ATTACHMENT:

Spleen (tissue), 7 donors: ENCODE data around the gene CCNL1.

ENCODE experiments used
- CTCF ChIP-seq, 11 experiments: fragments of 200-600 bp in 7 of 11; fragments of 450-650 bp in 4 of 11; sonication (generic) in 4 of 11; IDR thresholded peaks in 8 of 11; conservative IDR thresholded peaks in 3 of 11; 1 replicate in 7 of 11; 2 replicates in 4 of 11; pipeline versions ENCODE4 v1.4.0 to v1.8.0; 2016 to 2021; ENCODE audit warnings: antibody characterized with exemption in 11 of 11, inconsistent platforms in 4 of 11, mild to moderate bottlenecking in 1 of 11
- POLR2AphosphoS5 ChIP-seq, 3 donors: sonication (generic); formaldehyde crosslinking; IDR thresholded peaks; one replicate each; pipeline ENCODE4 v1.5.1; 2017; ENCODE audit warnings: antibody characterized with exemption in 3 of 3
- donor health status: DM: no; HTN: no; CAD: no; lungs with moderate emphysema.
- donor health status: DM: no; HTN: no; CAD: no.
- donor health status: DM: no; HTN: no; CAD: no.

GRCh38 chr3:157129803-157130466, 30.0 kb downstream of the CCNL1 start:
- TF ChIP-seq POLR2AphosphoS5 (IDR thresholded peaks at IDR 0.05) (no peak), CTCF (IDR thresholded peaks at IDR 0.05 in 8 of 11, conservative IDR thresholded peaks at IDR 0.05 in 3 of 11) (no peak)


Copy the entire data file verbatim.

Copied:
Spleen (tissue), 7 donors: ENCODE data around the gene CCNL1.

ENCODE experiments used
- CTCF ChIP-seq, 11 experiments: fragments of 200-600 bp in 7 of 11; fragments of 450-650 bp in 4 of 11; sonication (generic) in 4 of 11; IDR thresholded peaks in 8 of 11; conservative IDR thresholded peaks in 3 of 11; 1 replicate in 7 of 11; 2 replicates in 4 of 11; pipeline versions ENCODE4 v1.4.0 to v1.8.0; 2016 to 2021; ENCODE audit warnings: antibody characterized with exemption in 11 of 11, inconsistent platforms in 4 of 11, mild to moderate bottlenecking in 1 of 11
- POLR2AphosphoS5 ChIP-seq, 3 donors: sonication (generic); formaldehyde crosslinking; IDR thresholded peaks; one replicate each; pipeline ENCODE4 v1.5.1; 2017; ENCODE audit warnings: antibody characterized with exemption in 3 of 3
- donor health status: DM: no; HTN: no; CAD: no; lungs with moderate emphysema.
- donor health status: DM: no; HTN: no; CAD: no.
- donor health status: DM: no; HTN: no; CAD: no.

GRCh38 chr3:157129803-157130466, 30.0 kb downstream of the CCNL1 start:
- TF ChIP-seq POLR2AphosphoS5 (IDR thresholded peaks at IDR 0.05) (no peak), CTCF (IDR thresholded peaks at IDR 0.05 in 8 of 11, conservative IDR thresholded peaks at IDR 0.05 in 3 of 11) (no peak)